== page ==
DES MOINES – Ron Paul organizers took down a wall in their Marriott Ballroom Monday to accommodate an overflowing crowd of supporters on the eve of the Iowa caucus. The new super-sized room was filled wall to wall with Paul enthusiasts, media elite and political tourists from out of state, as the Texas libertarian sits within reach of a victory tomorrow.
Introduced by his son Sen. Rand Paul (R-Ky.), Paul ran through his platform of individual liberty, withdrawal from Afghanistan and reform of the Federal Reserve system.
Celebrities and media were on hand including Time's Mark Halperin and Joe Klein, Fox News' Bret Baier and Carl Cameron, New York Times columnist David Brooks and ABC's Terry Moran.
Paul, perhaps sensing victory, slightly moderated a stump speech line that generally gets the loudest applause: His insistence that the Fed should not just be audited, but ended entirely, guilty as it is of creating bubbles and distortions in an economy he says would run more smoothly without central bank interference.
"Not only do we want to audit the Fed, we want to," Paul told the crowd, hesitating slightly, before finishing, "make sure that we have something much better than the current Federal Reserve System" The implication was the same, if the rhetoric was toned down.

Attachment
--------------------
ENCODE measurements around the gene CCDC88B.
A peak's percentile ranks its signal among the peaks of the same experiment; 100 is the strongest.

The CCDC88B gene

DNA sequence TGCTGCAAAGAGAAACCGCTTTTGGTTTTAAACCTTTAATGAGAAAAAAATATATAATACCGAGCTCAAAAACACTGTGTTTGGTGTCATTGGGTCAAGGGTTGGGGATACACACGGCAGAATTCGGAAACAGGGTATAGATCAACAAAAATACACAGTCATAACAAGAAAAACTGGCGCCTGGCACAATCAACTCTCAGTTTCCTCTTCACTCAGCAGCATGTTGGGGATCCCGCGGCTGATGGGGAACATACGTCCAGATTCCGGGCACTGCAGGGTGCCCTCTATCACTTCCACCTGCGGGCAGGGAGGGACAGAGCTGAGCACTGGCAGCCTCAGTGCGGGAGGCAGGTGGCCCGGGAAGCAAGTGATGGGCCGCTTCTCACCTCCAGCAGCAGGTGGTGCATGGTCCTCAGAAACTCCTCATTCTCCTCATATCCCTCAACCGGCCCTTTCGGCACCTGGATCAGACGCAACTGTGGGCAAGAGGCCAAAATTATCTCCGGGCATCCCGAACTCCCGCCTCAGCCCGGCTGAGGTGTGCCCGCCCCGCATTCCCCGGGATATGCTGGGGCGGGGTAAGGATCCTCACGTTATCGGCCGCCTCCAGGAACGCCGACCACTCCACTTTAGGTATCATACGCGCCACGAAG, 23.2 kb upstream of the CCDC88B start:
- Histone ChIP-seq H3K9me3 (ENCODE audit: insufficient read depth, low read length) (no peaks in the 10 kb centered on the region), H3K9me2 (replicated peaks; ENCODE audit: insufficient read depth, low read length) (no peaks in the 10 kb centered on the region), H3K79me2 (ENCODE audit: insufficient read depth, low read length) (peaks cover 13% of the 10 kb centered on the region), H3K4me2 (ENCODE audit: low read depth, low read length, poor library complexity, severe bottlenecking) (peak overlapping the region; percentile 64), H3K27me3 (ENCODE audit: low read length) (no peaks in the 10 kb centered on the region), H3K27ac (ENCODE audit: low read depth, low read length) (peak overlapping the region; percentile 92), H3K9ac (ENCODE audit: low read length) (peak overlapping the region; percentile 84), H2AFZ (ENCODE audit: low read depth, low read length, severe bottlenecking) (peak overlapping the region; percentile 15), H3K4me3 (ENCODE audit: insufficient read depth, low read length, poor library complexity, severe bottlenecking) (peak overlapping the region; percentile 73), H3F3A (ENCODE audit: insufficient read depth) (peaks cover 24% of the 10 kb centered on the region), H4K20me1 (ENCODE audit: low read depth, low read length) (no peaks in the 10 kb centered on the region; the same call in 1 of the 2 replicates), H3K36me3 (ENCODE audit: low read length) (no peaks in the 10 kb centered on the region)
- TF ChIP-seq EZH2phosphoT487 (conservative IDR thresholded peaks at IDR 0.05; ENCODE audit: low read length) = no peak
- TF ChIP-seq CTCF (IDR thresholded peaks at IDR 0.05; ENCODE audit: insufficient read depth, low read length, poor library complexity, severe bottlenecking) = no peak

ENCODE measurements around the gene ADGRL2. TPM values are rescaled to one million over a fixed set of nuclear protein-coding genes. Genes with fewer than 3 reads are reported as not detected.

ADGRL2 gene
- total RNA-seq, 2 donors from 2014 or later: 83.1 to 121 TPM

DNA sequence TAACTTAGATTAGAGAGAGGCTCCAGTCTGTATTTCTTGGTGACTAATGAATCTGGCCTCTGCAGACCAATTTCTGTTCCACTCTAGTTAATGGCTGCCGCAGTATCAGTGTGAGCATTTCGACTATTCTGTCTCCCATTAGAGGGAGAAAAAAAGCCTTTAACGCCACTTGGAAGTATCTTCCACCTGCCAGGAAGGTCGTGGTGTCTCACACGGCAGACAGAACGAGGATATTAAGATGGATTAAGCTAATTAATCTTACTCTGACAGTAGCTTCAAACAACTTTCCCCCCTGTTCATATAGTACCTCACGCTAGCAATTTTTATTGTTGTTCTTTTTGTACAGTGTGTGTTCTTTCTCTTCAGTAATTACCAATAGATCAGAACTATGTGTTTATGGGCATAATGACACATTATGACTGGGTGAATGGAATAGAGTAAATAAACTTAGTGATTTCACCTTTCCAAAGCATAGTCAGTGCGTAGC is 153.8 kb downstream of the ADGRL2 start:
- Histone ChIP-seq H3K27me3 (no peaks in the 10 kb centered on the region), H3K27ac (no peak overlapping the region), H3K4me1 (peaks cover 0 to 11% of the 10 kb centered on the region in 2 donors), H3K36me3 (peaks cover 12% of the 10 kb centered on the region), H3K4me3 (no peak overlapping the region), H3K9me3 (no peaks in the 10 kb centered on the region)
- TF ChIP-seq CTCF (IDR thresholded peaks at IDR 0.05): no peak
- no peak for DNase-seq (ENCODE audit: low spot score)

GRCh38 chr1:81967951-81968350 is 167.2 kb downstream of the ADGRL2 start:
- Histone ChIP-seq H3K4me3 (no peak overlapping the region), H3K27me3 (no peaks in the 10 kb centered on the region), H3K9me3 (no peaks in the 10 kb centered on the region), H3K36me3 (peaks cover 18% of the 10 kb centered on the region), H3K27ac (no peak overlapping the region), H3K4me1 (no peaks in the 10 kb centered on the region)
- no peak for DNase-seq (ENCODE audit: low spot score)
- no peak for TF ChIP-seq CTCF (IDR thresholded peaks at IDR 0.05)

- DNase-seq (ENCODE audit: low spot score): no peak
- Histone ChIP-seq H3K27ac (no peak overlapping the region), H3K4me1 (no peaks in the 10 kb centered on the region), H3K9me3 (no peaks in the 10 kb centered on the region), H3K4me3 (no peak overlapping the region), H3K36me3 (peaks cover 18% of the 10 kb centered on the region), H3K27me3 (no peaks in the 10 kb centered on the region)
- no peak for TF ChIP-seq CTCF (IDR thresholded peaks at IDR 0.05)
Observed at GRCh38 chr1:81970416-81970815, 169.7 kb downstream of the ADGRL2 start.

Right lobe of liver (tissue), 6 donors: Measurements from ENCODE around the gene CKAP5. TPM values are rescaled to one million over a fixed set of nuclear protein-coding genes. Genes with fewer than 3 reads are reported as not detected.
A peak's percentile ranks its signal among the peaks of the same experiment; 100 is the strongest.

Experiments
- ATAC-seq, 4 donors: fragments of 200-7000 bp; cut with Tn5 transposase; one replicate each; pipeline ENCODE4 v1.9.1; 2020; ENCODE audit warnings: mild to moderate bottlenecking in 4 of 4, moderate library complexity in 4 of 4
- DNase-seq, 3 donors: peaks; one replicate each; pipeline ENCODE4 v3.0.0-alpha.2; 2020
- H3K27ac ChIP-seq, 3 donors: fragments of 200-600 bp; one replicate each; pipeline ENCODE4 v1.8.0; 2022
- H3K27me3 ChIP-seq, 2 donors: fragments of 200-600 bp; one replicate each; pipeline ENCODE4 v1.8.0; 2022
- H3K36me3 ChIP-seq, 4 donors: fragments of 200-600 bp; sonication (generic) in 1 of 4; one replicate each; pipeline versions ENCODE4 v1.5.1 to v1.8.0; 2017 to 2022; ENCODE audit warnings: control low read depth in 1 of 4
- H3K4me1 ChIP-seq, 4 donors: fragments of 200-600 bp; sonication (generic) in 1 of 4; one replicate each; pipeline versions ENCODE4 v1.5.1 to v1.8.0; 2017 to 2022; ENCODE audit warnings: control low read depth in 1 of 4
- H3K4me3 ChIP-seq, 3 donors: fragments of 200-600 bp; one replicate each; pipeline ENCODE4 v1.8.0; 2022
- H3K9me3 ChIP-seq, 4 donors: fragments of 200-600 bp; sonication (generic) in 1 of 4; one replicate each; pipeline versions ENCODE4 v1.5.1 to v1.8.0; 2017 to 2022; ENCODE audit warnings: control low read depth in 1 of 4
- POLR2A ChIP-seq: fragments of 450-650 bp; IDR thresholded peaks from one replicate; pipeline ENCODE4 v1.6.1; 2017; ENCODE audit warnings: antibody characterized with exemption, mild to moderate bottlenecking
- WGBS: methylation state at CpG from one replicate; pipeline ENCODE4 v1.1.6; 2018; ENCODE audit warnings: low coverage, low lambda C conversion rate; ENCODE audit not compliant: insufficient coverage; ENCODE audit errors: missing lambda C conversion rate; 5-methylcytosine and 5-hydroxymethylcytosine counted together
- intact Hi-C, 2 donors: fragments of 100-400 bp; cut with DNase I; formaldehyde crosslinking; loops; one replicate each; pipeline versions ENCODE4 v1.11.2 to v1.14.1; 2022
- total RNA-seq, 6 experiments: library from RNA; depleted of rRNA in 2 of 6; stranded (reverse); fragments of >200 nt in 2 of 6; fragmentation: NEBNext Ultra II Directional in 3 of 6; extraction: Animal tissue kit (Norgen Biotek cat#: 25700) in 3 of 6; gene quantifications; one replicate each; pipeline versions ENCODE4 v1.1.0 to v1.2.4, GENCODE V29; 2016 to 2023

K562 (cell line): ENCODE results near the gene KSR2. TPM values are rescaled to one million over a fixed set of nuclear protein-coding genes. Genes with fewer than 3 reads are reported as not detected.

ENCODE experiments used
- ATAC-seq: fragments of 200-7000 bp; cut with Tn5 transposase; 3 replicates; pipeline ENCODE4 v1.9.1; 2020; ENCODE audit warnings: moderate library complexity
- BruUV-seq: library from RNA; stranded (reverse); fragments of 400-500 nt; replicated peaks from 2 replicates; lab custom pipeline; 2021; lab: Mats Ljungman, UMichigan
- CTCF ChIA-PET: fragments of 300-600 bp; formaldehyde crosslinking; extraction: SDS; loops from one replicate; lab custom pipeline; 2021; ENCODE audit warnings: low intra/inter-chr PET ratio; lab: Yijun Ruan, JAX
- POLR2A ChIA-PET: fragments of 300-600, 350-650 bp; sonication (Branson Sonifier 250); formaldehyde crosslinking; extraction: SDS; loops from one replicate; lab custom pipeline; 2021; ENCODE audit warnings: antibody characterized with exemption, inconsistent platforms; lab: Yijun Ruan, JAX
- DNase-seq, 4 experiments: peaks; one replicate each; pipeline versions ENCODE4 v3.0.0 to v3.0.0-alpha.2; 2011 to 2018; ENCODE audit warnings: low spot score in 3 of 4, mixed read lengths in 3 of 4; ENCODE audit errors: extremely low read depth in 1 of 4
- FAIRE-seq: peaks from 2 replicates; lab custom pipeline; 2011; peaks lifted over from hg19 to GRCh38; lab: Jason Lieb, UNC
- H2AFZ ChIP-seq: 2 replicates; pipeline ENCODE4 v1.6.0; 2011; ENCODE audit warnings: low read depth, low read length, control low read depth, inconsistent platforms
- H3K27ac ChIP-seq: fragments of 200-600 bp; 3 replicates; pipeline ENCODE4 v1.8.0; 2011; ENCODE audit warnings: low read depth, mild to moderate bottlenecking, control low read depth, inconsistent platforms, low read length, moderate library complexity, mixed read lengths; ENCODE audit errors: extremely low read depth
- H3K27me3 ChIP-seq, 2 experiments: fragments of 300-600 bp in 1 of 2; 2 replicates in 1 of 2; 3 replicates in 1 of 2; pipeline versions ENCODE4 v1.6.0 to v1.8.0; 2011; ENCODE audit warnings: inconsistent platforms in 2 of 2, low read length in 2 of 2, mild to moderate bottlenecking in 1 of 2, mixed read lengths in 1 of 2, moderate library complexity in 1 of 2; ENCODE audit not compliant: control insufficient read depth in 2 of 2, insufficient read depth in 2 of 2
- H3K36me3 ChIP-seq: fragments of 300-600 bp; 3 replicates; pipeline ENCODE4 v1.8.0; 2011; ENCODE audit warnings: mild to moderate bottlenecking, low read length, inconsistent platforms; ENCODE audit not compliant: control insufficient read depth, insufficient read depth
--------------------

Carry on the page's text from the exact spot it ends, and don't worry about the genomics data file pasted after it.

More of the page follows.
Paul’s first and loudest applause line, rather, came in response to his call for an end to the war in Afghanistan. Paul is counting on the type of enthusiasm evident here to catapult him to victory.
But unlike a typical campaign, the crowd here was not assaulted by hordes of campaign volunteers collecting emails, phone numbers and addresses to make sure that those who showed up here will also show up tomorrow night. Partly, the hands off approach is a reflection of Paul's focus on personal responsibility and individualism; the campaign wants supporters to self-organize. But it's also an expression of the confidence Paul has that his backers are energetic and committed enough to find their way to their precinct without his help.
That’s certainly the case for Mike and Becky Wachtel, 57 and 55, who both "held our noses and voted for [John] McCain" in 2008, in Mike's words. Mike has seen Paul 10 times, Becky nine. "Ron has enlightened us about a lot liberties we’ve lost," Mike said, naming a bill President Barack Obama signed New Years Eve that will allow the military to detain American citizens indefinitely.
How will Donald Trump’s first 100 days impact YOU? Subscribe, choose the community that you most identify with or want to learn more about and we’ll send you the news that matters most once a week throughout Trump’s first 100 days in office. Learn more